A Poem

For days I have heard
only one sound
day and night.
The burning tyre is stinking.

I have shed tears
And wiped them away
with one hand
with both hands.

In my tears
the stones have soaked,
the grass drenched in blood over there
has soaked in my tears.

The overblown surujkanti flowers have not
wilted though they are about to,
the Dichoi and Dibong have not
changed into ice though they are about to.

For days the moon has not
risen over Diroi Rangali.

You, with the wet lock of hair,
might have lit the earthen lamp
shedding bitter tears.

The burning of tyre is smelling still
I have heard that same sound again.

Will the sun appear
red or black
at tomorrow’s dawn?
you too do not know.

Translated by Niren Thakuria

 
Do Not Ask Me How I Have Been

Do not ask me how I have been
I haven’t ask me either
down the Kolong flows
a young, female torso
What I was last night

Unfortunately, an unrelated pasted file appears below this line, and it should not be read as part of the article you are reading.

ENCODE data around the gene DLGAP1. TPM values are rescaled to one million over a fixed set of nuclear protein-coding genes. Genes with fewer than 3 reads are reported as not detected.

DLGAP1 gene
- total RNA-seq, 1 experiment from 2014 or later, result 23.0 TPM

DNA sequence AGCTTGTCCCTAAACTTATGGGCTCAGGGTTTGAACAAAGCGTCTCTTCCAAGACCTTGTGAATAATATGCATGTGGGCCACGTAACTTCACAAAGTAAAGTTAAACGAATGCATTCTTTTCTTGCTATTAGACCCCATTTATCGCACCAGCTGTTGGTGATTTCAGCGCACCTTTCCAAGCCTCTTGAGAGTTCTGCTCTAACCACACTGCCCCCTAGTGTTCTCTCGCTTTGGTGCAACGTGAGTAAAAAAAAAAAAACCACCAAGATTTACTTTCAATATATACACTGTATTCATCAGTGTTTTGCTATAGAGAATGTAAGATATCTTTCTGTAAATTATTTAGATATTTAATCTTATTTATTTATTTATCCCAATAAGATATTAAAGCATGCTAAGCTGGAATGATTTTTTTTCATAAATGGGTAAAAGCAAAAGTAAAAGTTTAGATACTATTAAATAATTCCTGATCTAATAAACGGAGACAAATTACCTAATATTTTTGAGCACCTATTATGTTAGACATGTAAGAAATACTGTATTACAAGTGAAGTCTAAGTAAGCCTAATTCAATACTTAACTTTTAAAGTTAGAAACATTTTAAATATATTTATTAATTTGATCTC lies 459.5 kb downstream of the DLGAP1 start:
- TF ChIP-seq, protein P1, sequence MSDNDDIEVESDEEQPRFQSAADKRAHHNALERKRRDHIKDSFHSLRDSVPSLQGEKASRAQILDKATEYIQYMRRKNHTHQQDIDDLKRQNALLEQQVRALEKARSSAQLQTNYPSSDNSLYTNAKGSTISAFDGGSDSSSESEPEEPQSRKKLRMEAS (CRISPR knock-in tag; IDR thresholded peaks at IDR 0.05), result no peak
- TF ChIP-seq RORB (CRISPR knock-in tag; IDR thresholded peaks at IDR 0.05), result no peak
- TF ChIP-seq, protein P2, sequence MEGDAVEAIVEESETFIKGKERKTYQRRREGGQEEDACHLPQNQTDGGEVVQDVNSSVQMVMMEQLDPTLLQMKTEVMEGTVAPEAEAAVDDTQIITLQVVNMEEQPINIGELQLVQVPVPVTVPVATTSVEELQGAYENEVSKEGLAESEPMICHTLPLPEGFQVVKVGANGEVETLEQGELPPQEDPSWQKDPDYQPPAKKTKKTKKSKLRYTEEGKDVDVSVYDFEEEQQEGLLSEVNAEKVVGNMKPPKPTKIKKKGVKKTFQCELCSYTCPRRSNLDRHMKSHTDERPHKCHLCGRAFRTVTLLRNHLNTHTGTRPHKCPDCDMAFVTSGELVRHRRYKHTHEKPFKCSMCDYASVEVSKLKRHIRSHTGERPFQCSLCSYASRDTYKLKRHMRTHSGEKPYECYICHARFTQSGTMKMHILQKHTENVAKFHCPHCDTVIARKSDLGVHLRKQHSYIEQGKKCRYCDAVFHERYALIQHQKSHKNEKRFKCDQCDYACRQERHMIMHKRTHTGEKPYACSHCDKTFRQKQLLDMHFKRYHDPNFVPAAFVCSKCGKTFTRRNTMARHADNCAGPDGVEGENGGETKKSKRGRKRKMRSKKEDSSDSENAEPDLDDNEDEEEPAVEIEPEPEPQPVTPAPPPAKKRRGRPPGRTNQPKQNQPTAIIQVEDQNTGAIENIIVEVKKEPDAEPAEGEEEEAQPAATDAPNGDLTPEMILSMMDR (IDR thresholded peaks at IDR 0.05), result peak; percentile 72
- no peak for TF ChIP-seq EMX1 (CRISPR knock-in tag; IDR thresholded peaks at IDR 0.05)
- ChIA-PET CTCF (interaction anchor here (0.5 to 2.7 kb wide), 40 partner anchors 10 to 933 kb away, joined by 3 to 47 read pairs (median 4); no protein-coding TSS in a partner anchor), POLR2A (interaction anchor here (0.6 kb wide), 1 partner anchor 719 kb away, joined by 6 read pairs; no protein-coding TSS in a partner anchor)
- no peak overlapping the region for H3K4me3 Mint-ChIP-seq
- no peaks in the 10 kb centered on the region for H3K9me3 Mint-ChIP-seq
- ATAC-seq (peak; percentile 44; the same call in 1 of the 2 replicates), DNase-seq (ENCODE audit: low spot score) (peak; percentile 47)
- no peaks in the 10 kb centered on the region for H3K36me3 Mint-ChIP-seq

king hermit farmer labour
lover rebel poet
a tiger looking for waterholes
after the kill
I forgot what I was

Do not ask me how I have been
After all I am not alone
for, even after the last supper
I have not bid adieu
nor could I take my leave
I have not laughed since Auschwitz
nor cried either

And where can I go
I forgot where I came from
the day clings on to life
vomiting blood
the bones and bits
trudge along the road
with wry laughter

Do not ask me how I have been
for dogs in coital ecstasy
in shop-front showcases
at the Bhutnath grounds
the blind Kaali fancies
a girdles of male genitals.

For everyone has the same fear
even the dead
to say or not to say
to do or not to do
to open the door or the window
for, this long wait since then
Fibs lies pretence deceit
Youth cruel kind

Do not ask me how I have been
because it’s darkness now
Now even it flickers
Now even it glimmers
adversity travail disaster
and in their wake
the banner of man’s blood

For in my trousers pockets I carry
two forbidden hands
a bullet reddens in flight
in my bosom
for, it is silence all around
the terrible din of peace

Do not ask me how I have been
down the Kolong flows
a young, female torso
because, for forty-two hours
my corps lay there
on the footpath of Guwahati.

For even now I have my eyes open
even my death stares open eyed
for, in pool and puddle
in creek and lake
fish in shoals glisten

O you, my ambling horseman.

Translated by Pradip Acharya